13 Shelling Peas (incl. petit pois) – seeds eaten fresh or dried for winter use. Heirloom varieties very suitable for drying. E.g. Mangetouts (flat-podded) & Sugar Snaps (rounded crunchy edible pods) arrived in the 1970s

14 Earlies – 11-12 weeks to maturity [e.g. ‘Douce Provence’, ‘Meteor’] Second Earlies – 12-13 weeks [e.g. ‘Early Onward’, Kelvedon Wonder] Maincrops – 13-14 weeks [e.g. ‘Onward’, ‘Hurst Green Shaft’ Also dwarf varieties Require fertile, well worked soil, but provide their own nitrogen after 5 weeks of growth Growth much less vigorour in hot weather Can be sown in autumn to over-winter

15 Cultivation Sow 1” deep, 3” apart, closer for earlies Single rows with supports Double rows 9” apart with support down the center Flat-bottomed drills 6-9” wide Circles 3-4’ diameter supported by canes and wire netting Only water in early stages – overwatering can result in too much leafy growth If dry, water weekly once plants flower (22L per m2)

16 Support Criss-crossed brushwood with lots of branches to accommodate pea tendrils – at least 5’ high for tall varieties Parallel wires attached to stakes as a fence Wire netting or string net up to 5’ high


18 Problems with peas Mice Birds Pea moth Pea weevil Thrips/thunderflies Mildew, wilt & rot Peas can be netted with fine nets, sprayed/fed with seaweed solution Disease-resistant varieties

19 Broad beans Vicia faba Oldest cultivated legumes – Egypt, Greece, Italy, Middle East Favism – potentially fatal allergy in males of southern european ancestry Rigid stems and upright growth 2-6’ tall Pods 2-12” long Very young pods eaten whole, plant tips used for salads Hardy varieties can be sown in Autumn to over-winter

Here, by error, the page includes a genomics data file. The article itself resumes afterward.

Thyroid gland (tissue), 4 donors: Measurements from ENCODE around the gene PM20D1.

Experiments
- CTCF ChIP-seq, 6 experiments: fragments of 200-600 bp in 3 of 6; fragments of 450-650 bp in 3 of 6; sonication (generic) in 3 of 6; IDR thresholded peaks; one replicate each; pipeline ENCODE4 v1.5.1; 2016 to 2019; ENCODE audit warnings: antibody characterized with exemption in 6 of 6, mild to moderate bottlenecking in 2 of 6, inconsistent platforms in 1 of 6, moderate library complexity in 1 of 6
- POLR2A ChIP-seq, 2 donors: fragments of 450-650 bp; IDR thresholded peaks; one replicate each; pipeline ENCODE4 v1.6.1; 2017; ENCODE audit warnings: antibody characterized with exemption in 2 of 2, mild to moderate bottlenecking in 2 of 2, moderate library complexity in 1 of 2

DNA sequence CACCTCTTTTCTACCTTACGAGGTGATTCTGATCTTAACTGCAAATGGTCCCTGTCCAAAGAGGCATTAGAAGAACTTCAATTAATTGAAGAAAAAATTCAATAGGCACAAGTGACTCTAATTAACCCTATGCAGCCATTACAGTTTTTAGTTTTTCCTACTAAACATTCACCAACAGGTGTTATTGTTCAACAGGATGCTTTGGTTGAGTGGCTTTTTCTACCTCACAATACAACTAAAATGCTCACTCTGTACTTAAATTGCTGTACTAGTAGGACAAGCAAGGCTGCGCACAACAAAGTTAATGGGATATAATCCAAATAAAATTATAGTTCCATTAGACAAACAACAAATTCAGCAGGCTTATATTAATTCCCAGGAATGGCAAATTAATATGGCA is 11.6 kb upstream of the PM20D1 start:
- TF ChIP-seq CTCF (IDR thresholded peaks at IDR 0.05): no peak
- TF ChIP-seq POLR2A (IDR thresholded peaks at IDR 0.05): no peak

20 Cultivating broadbeans Over-wintered plants sown in autumn Need to be 1-2” before winter sets in Sow in modules mid-winter (Jan/Feb) Sow outdoors Feb – April Sow 2” deep individually or in staggered double rows – 2 plants per square inch Support with strings run between stakes if needed

21 Pests and Diseases Blackfly (Aphis fabae) – attack particularly in summer – pinch out tops before they spread to beans Mice – grow in protected modules Chocolate spot (Botrytis fabae) – can kill plants in wet seasons – maximise airflow, eliminate common vetch from area

22 Climbing Beans

23 French Beans

24 Runner Beans

25 Cultivation Start plants indoors in 3” pots – can be sown and planted 3 to a pot or plant 6-9” apart each way Erect supports up to 6’ for climbing types before sowing Dig a trench as early as possible (Autumn) to fill with manure and straw/compost/kitchen scraps (Most important for runner beans). Allow to settle. Apply general fertilizer again before sowing. Roots should never be allowed to dry out. Keep well watered. Mulch with well rotted manure/compost.

26 Pests & Problems Bean seed fly Blackfly Pollen beetle Dry set – flowers drop off without setting fruit. May be a result of warm nights. Plant in groups to provide shelter for insects Bees are main pollinators

27 Harvesting and storage Beans are ready after 60-70 days Edible when snapped in half If left too long the beans can be shelled Pick regularly to encourage more fruit Newer varieties may be “stringless” blanched and frozen (put in boiling water for up to 3 minutes, then rinse with cold water to stop them cooking any more) Salted. Use tender beans, layer with salt and press down firmly to fill a pot

28 Green Manures Excellent to keep ground covered, healthy and fed. Many different types, most of which fix nitrogen, most are perennial. Overwintering and Spring/Summer types Landsberger Mix Clover Vetch Rye 1kg per 150m 2 BuckwheatLupines PhaceliaSunflowers Mustardetc.

29 Nitrogen-fixing Atmospheric nitrogen is converted to ammonia (NH 3 ) which can then be used to make proteins and amino acids Diazotrophs (Rhizobia) symbiotic with plants and animals (e.g. termites)

30 caragana arborescens siberian pea tree Fast-growing perennial shrub (6m X 4m), produces edible seeds and pods which have nutritional and medicinal value

31 Alnus cordifolia (Italian Alder), Alnus glutinosa Alder Fast-growing, 25X 10m, grows in wet and nutritionally poor areas

32 Myrica rubra Bayberry Grows up to 3m, edible fruit – northern varieties used for food flavouring

33 Ulex europaeus